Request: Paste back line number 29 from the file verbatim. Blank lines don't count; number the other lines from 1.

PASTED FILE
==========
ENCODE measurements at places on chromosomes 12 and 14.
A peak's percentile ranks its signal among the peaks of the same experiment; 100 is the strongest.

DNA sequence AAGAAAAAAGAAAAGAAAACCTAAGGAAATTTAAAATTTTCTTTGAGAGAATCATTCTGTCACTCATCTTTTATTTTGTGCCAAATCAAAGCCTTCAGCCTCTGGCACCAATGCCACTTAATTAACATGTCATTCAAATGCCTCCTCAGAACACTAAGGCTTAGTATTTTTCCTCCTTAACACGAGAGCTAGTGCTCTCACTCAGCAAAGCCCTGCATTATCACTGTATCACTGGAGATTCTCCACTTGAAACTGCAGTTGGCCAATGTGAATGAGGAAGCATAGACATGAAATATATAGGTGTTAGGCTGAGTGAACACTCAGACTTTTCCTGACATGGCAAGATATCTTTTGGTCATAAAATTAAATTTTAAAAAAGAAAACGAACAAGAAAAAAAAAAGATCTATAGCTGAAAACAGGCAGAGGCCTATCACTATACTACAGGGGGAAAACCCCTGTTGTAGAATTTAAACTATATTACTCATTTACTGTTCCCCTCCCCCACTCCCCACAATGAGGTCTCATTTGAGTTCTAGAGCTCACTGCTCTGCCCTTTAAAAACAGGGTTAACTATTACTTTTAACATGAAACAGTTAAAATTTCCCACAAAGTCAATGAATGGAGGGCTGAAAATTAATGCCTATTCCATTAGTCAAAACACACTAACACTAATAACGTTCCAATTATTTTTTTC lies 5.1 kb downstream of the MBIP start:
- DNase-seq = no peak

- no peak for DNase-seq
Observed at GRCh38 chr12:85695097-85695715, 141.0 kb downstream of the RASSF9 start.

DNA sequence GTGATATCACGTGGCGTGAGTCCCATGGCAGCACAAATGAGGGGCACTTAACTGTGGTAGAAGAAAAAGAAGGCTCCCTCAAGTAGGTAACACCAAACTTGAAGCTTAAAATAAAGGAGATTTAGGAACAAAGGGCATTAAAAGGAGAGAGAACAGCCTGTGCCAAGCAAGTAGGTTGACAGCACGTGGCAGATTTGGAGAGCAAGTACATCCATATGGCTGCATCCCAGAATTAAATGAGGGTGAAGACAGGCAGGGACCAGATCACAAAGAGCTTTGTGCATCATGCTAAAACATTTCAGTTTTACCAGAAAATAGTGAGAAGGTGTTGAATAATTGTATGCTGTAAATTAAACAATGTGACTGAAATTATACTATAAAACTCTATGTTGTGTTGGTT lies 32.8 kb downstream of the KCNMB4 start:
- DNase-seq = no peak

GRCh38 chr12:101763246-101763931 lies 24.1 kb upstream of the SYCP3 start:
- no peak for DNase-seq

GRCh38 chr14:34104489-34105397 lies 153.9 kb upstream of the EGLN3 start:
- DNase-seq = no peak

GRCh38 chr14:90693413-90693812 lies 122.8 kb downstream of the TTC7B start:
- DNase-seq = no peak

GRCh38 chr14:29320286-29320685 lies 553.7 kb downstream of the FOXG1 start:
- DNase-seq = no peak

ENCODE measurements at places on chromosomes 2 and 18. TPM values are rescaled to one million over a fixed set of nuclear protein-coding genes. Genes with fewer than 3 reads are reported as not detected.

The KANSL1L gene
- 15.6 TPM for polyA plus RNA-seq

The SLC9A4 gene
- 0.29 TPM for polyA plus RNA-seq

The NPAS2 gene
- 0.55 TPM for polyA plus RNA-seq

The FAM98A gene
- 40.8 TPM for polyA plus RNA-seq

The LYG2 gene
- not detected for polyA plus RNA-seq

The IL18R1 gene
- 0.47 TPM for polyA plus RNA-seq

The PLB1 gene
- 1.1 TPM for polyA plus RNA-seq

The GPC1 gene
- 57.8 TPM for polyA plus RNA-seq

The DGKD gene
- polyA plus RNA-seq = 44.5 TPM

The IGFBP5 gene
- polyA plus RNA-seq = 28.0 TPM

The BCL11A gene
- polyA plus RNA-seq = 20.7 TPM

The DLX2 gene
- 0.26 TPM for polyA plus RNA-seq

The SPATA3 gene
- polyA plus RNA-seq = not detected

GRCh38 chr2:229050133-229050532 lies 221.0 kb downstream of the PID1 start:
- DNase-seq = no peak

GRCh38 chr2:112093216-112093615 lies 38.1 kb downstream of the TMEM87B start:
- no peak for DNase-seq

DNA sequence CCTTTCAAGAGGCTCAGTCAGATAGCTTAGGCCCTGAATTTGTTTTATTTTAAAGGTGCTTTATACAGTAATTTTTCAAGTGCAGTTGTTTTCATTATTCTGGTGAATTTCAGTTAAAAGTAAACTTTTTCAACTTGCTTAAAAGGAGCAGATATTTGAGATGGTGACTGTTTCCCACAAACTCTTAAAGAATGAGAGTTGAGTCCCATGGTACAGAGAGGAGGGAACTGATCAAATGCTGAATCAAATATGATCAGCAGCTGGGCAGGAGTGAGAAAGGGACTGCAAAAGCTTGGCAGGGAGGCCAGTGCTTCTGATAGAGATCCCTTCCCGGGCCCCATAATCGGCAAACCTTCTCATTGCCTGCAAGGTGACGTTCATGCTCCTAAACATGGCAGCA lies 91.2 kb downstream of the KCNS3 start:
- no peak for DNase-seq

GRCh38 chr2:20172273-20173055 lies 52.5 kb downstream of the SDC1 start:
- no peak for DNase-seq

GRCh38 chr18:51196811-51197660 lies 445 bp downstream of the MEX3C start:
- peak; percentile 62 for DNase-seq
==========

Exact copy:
- 0.47 TPM for polyA plus RNA-seq